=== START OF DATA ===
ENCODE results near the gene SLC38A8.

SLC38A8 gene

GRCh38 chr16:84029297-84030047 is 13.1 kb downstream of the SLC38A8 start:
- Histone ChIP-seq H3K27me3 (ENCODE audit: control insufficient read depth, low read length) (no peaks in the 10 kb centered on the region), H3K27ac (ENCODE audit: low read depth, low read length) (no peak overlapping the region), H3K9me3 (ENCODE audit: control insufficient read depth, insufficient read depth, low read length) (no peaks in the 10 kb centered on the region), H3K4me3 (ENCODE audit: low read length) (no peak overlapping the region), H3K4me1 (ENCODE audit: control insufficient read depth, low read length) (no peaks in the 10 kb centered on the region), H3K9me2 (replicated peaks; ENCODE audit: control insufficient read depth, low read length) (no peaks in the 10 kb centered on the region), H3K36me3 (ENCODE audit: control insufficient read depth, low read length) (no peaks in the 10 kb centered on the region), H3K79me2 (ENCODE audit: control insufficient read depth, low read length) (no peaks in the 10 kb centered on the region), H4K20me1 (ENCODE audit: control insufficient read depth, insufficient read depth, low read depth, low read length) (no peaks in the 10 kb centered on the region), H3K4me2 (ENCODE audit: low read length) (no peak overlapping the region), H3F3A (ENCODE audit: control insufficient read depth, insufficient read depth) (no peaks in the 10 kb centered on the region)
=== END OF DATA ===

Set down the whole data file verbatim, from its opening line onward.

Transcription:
ENCODE results near the gene SLC38A8.

SLC38A8 gene

GRCh38 chr16:84029297-84030047 is 13.1 kb downstream of the SLC38A8 start:
- Histone ChIP-seq H3K27me3 (ENCODE audit: control insufficient read depth, low read length) (no peaks in the 10 kb centered on the region), H3K27ac (ENCODE audit: low read depth, low read length) (no peak overlapping the region), H3K9me3 (ENCODE audit: control insufficient read depth, insufficient read depth, low read length) (no peaks in the 10 kb centered on the region), H3K4me3 (ENCODE audit: low read length) (no peak overlapping the region), H3K4me1 (ENCODE audit: control insufficient read depth, low read length) (no peaks in the 10 kb centered on the region), H3K9me2 (replicated peaks; ENCODE audit: control insufficient read depth, low read length) (no peaks in the 10 kb centered on the region), H3K36me3 (ENCODE audit: control insufficient read depth, low read length) (no peaks in the 10 kb centered on the region), H3K79me2 (ENCODE audit: control insufficient read depth, low read length) (no peaks in the 10 kb centered on the region), H4K20me1 (ENCODE audit: control insufficient read depth, insufficient read depth, low read depth, low read length) (no peaks in the 10 kb centered on the region), H3K4me2 (ENCODE audit: low read length) (no peak overlapping the region), H3F3A (ENCODE audit: control insufficient read depth, insufficient read depth) (no peaks in the 10 kb centered on the region)